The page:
The Information Professional
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The Information Professional
Librarians and Archivists in a fast-changing digital lanscape
Curated by Karen du Toit
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The Journal of Community Informatics

The Journal of Community Informatics | The Information Professional |

The Journal of Community Informatics provides an opportunity for Community Informatics researchers and others to share their work with the larger community. Through the Journal's application of a rigorous peer review process, knowledge and awareness concerning the community use of Information and Communications Technology (ICT) is being brought to a wider professional audience.

In addition, the Journal makes available key documents, “points of view”, notes from the field and other materials that will be of wider interest within the community of those working in Community Informatics.

Original funding for the Journal was provided by the Canadian Research Alliance for Community Innovation and Networking (CRACIN), a project funded by the Canadian Social Science and Humanities Research Council.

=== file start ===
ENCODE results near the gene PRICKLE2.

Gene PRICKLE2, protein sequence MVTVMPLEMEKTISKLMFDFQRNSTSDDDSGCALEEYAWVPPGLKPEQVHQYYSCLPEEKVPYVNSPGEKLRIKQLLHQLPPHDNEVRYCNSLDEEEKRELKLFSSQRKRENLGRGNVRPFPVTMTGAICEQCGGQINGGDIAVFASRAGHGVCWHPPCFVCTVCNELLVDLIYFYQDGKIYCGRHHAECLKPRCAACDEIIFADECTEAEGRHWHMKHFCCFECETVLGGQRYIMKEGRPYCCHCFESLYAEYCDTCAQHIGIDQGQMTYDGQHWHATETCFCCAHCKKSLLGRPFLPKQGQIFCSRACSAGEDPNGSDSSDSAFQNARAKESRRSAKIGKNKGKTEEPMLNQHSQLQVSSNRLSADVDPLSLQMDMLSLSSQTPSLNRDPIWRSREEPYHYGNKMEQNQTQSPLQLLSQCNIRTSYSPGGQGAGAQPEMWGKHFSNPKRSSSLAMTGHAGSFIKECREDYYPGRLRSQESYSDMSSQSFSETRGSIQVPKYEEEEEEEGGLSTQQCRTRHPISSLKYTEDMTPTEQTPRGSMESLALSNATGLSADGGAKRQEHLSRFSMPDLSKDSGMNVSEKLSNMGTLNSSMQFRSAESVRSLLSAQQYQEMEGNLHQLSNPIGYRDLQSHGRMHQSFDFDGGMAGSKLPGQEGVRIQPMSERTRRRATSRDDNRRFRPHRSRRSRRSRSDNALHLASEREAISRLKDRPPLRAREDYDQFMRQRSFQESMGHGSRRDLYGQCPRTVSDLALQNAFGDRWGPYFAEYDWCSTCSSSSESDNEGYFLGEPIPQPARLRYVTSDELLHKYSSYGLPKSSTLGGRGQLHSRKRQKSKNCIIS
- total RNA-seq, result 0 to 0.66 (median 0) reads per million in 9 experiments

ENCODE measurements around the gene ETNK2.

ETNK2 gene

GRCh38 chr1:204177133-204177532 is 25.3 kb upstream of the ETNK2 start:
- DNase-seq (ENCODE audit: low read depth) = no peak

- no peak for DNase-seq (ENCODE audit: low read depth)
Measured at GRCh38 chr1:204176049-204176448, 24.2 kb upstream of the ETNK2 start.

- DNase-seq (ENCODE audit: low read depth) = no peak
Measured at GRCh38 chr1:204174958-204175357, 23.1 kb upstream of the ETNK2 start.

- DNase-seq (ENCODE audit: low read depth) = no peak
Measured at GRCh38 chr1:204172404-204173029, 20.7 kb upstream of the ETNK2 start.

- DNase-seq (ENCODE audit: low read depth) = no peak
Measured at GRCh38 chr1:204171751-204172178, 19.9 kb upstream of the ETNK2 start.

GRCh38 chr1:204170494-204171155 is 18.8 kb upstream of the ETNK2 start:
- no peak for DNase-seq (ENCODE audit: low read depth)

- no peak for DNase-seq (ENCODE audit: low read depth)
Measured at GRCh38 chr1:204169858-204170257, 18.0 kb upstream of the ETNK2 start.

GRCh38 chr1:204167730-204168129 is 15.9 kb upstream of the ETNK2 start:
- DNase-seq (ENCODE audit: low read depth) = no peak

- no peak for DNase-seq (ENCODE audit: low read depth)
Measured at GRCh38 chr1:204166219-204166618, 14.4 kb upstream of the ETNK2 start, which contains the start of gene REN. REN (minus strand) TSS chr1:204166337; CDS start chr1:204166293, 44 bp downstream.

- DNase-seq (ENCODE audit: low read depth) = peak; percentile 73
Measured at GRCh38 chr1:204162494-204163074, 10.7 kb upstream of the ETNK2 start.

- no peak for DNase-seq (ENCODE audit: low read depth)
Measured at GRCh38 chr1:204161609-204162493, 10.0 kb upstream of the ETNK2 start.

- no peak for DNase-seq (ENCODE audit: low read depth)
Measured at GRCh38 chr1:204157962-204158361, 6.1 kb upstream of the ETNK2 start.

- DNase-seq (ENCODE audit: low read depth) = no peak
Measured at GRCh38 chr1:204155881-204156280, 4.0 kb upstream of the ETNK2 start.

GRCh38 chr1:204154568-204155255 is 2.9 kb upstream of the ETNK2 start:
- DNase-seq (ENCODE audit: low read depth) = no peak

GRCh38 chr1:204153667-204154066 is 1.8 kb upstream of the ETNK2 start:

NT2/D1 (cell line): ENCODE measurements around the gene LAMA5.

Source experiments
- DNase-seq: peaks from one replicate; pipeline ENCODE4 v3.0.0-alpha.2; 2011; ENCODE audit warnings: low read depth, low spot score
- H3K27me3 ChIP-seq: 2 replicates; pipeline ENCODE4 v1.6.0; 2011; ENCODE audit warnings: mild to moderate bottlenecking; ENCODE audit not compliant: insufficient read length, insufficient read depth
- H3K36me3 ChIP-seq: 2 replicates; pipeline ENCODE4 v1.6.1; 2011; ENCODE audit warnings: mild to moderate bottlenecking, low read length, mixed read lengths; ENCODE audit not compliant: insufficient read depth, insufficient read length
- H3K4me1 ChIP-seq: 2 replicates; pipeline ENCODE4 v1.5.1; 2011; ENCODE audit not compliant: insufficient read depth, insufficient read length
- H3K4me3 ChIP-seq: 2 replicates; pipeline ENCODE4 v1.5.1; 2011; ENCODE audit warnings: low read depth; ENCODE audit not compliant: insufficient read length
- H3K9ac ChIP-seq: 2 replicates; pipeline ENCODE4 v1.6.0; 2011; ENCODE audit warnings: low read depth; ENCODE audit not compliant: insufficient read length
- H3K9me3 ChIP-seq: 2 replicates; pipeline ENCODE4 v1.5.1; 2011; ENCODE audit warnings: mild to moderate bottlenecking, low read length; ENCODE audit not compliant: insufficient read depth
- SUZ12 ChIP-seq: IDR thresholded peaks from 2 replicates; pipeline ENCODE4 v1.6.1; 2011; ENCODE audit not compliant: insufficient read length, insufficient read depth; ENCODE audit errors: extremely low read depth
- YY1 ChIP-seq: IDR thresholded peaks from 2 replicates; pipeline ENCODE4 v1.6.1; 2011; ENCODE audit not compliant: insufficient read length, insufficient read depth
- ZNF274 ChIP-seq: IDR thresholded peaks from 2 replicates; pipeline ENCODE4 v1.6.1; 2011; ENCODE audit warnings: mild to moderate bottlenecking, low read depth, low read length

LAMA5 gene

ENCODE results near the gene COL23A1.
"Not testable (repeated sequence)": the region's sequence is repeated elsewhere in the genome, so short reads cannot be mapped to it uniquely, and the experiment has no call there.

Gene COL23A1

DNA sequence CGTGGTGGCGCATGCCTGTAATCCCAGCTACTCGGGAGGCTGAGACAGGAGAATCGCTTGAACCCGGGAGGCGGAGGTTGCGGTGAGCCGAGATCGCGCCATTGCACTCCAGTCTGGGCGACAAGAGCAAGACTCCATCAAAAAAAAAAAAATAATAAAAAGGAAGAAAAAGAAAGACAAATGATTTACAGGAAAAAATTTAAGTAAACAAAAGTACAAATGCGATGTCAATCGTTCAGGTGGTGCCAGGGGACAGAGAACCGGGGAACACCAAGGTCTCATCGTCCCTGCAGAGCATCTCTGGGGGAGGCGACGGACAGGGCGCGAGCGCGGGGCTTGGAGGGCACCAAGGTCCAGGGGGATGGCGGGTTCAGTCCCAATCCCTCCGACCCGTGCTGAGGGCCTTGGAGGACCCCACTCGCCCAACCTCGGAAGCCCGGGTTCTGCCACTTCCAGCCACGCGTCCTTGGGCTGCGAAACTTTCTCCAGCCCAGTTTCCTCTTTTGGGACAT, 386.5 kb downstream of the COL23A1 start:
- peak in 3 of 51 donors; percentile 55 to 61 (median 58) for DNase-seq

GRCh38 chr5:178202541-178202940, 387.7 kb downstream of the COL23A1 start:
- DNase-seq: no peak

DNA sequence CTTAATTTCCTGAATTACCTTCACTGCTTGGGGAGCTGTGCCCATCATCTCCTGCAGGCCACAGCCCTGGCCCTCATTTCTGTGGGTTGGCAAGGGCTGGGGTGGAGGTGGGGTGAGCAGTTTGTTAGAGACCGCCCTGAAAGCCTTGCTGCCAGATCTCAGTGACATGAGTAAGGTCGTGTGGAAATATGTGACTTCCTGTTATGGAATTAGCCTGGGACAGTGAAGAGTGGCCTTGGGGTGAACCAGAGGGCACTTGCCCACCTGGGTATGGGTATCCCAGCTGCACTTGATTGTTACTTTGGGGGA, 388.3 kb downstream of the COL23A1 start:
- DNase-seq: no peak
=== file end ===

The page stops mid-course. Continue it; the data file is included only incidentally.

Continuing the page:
Statistics concerning the readership of individual articles may be found here and daily/monthly journal access statistics may be found here.

Michael Gurstein, Ph.D. 
Centre for Community Informatics Research, Development and Training
Vancouver, CANADA

The current issue (Vol. 10, No. 1):


Karen du Toit's insight:

"Community informatics (CI), also known as community networking, electronic community networking, community-based technologies, community technology orgrassroots computing..."(Wikipedia

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Rescooped by Karen du Toit from The Information Specialist's Scoop!

Searching Podcasts For Competitive Intelligence

Searching Podcasts For Competitive Intelligence | The Information Professional |


"Here is a quick tip for online researchers looking for competitive intelligence data via the spoken word. Since the advent of Web 2.0, individuals has had the opportunity to share information in the form of audio clips which can be posted as podcasts. Podcasts are great outlets to listen to insights from experts in their respective domains. To access podcasts, researchers can use different approaches to find relevant content. Here are three ways that you can try out."

Via Errol A. Adams JD/MLS
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